sition doubtless will be the biggest of tha
kind ever belli in the Southeast.
It is rumored here that tbe Richmond!
and West Point terminal syndicate liavti
scooped the Georgia Central and Florida
Railway and Navigation system ot Floret
Ida. Tbe rumor cannot be traced to any!
very authentic source, but there is evw
dently something in the wind. Tbe recent!
gathering of prominent bondholders of tb
Georgia Central and Richmond Terminal!
at Savannah is takeu as significants
Said a railroad man to the News corre
spondent : “What are John C. Calhoun!
and Isaac L. Rice nosing around Savans
nah tor, and what is the meaning of Aus!
tin Corbin’s trip over the entire system oi
tbe Florida Railway and Navigation
road? I tell you there is something up.”?
Receiver Duval wus seen by the New*'
correspondent and asked whether there!
was any truth in the re*
ported deal. '‘None,” said he*
“so far as I know.” But ha
frankly added that negotiations might In*
pending for tils road without him know
ing anything about ii, though be did nut
consider such a thing likely. He added,
however, that there would be a reoreani!
zation ol the Florida Railway and savU
gallon system before next season, hut it
would, in all probability, he effected by”
its own bondholders. The alleged pur
chase price of the Florida Railway ar,<J
Navigation road, paid by the Richmond
Terminal syndicate, was SIO,OOO pc#
mile, and Receiver Duval said be did no(
think tho road could be bought at that.
T all aii aos.;e, Fla.. April B.— Thfc
Senate spent nearly ail the morning con!
sidering the bill prohibiting free passes tfl
State officers and mem hers of the Legislad
Under suspension of the rules tha
concurrent resolution offered by Senator
MoMurray expressing sympathy for rtidf
Irish was read three times and passed bw
a unanimous vote.
A special committee on health was ap*
pointed, composed of Messrs. GaskinsJ
Orman, Wall, and SleMurray.
Messrs. Walker, Mann, and
were appointed a special committee om
the enactment of tbn legislation ueeessarjj
under the new constitution.
In executive session the Senate coon
firmed a large number of county
and other appointees ol the Governor.
Among them was H. T. Felkel asTaa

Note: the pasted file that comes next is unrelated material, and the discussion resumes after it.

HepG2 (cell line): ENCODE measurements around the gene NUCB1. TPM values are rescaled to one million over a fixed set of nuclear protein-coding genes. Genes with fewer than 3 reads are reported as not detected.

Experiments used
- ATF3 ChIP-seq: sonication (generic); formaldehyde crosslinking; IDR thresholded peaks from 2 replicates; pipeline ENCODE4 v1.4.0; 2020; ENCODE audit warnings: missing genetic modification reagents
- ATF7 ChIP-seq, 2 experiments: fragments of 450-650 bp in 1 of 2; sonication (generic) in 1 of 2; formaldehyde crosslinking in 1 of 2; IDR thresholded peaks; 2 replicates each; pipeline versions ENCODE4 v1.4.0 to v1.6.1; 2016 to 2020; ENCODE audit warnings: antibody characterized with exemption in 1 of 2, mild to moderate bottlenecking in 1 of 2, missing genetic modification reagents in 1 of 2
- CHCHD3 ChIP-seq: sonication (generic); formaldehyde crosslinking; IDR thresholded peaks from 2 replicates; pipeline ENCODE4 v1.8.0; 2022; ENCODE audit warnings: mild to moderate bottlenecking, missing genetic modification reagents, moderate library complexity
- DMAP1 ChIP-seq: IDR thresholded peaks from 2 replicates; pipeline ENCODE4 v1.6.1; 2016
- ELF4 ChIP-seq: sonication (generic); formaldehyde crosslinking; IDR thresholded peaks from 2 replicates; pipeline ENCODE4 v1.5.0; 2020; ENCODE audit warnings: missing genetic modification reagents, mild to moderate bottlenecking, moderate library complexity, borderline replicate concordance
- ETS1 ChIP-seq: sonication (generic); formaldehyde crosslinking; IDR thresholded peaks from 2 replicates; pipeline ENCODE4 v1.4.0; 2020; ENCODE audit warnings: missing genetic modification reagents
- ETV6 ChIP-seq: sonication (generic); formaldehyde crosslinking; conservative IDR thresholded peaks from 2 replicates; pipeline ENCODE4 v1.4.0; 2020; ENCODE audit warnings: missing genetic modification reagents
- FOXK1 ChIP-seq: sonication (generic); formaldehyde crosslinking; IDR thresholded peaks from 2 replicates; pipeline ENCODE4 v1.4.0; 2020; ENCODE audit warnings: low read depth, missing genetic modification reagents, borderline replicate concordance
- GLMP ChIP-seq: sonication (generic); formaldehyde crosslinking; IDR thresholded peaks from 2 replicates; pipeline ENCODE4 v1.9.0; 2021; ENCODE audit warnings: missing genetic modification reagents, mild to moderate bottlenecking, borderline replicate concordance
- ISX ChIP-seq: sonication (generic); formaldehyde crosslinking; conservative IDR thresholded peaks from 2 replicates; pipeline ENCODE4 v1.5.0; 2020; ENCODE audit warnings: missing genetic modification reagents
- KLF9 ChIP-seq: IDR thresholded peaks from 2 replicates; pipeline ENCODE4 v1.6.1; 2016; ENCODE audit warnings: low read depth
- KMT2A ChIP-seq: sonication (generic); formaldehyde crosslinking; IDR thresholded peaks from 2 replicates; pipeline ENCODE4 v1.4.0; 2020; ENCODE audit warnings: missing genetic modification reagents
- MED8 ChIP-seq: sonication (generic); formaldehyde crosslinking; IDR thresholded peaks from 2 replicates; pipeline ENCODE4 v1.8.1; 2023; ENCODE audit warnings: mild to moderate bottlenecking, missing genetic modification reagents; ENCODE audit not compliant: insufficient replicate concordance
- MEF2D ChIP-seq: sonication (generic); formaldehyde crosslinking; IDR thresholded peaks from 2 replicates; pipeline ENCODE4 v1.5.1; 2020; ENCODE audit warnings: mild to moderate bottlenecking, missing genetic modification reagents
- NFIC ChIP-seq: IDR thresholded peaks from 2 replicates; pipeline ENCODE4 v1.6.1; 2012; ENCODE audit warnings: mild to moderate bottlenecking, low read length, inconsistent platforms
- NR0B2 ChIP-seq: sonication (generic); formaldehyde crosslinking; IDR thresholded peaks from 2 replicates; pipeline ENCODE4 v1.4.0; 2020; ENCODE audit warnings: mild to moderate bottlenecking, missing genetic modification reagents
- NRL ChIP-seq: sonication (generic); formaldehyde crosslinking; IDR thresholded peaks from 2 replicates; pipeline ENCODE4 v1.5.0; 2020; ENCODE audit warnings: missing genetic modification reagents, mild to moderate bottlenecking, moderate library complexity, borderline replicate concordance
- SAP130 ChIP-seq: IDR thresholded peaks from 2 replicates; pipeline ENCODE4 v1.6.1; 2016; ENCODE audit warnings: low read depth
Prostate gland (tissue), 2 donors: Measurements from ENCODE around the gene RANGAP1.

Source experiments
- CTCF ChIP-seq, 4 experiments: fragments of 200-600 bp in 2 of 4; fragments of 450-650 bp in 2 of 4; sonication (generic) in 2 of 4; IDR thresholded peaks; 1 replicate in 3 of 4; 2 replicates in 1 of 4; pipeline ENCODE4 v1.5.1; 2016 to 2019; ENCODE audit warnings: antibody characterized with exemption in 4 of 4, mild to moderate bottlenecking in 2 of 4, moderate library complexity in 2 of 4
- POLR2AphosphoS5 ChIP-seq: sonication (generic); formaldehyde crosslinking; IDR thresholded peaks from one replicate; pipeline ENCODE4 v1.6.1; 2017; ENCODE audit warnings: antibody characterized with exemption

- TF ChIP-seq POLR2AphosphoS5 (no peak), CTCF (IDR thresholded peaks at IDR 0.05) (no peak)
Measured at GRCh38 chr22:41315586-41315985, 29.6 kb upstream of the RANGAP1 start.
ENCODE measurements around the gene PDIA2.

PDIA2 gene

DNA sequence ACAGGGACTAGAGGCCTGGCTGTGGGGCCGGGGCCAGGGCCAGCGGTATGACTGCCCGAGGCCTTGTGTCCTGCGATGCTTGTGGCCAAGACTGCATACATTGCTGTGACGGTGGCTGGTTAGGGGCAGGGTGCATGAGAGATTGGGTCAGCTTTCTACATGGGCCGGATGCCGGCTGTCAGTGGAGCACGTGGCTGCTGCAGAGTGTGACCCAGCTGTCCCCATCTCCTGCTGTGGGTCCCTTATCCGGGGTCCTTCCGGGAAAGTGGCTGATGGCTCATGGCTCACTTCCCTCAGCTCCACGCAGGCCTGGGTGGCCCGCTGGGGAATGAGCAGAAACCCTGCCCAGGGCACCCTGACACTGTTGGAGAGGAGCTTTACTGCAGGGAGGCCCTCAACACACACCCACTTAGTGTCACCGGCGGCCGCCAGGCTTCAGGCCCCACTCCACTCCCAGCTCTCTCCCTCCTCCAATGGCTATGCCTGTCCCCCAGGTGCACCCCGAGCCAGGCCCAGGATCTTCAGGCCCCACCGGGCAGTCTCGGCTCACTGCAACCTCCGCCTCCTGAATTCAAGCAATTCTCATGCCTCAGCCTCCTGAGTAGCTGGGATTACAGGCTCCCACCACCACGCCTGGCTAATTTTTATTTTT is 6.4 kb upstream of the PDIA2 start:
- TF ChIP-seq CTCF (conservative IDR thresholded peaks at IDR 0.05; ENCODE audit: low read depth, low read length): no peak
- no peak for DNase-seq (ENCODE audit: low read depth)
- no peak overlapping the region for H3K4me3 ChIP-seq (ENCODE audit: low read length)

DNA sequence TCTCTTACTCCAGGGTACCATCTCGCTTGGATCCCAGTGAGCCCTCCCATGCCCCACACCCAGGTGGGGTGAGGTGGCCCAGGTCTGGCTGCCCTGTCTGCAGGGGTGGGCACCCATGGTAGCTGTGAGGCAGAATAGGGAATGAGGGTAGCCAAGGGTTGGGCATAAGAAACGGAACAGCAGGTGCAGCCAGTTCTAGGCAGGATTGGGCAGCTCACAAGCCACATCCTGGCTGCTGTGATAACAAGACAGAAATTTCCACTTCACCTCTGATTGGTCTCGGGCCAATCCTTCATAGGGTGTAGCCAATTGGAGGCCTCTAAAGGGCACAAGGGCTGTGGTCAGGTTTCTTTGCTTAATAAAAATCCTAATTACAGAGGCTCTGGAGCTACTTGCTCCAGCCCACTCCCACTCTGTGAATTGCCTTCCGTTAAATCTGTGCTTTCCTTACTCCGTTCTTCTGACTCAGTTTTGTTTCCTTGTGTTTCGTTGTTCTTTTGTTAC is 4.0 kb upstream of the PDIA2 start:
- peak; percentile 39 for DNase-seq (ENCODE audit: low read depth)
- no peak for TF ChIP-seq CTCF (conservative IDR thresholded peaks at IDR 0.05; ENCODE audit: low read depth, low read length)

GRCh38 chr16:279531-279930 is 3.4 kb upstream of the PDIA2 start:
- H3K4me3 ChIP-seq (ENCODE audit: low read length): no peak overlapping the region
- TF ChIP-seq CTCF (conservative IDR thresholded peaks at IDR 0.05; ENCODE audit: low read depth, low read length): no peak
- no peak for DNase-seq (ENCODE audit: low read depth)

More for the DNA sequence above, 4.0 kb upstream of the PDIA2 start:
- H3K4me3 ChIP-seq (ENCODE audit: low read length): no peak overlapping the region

Assessor..!. A. IVaroe as Sheriff, and Ri
A. Shiue Collector for Leon county, t
In the House Air. Daniels, of Jaokaonj
offered a hill making the payment of tha
poll tax a prerequisite to voting.
Air. Thomas, of Jefferson, ottered a I>il|r
removing the tax on manufacturers o|
cigars and tobacco.
The present Legislature is composed of
a flue looking body of representative!
men, who would do credit to any .State,
The Senate is considered the treat tt
State lias had for years. Two-thirds of
Its members are young or middle-aged
lawyers ot prominence in their respective
localities, aud a majority ot them are px
pei lenced in legislation. There are five
Republican members, aud two of theog
are colored.
The Assembly has a large proportion of
new members, but they are men ot charac
ter and have the good of the State a$
heart. There are not enough lawyers ini
this branch of the Legislature to form a
judiciary committee, us there are only
lour, and the most prominent of these,the
Hon. Samuel I’asco, is Speaker, and oou
sequently cannot serve on couimiMeesi
Messrs. Campbell of Walton, Lamar,
llicks, Drake and two others will be th#
Judiciary committee.
There are fewer Republicans in the A*,
semblv now (ban since the war, aud It le
noticeable that the white Republican
members are of a much better class tliaq
have been in tho Legislature of late Jteaisl
There will be determined efforts iq pasi
a railroad commission bill this snfsioiC
and It will most probably be done, as the
railroads themselves favor the oomml*
stun if the bill creating it is properlj
trained and construed so as not to prejty
dice their interests. The first bill intnit
dared in the Senate wa* a railroad ootid.
Mission bill and another followed Immali
nlately. The public printing ia now a
most Important and Interesting subject o)
A Kcfii*.il on Her Dart toLivew.il)
Him Ci. uses the Tragedy.
Chicago. April B.—A special from Def
Moiues, la., aaya Edward Cummings ami
wire, of Davis City, who have been man
rled ten years, recently separated on ao<
oouniof quarrels, the wife going to bel
in Yesterday bo visited her sn|
told her si • must come home. Sue tefused
to go, and he aul: “If we cannot live to.
gather we will die together.” He shot
her lu the back part ot th neck and eng
full to tue floor. He fired again, batu r.
{ lag her rose and hand, which eba held ui
against her face. Then be 'hot hum*?
lin the I’ rehesu, killing 1. 1 insult insist
Tbs pbysioiau attending the woman *m
Utriauis hopes of her root Very.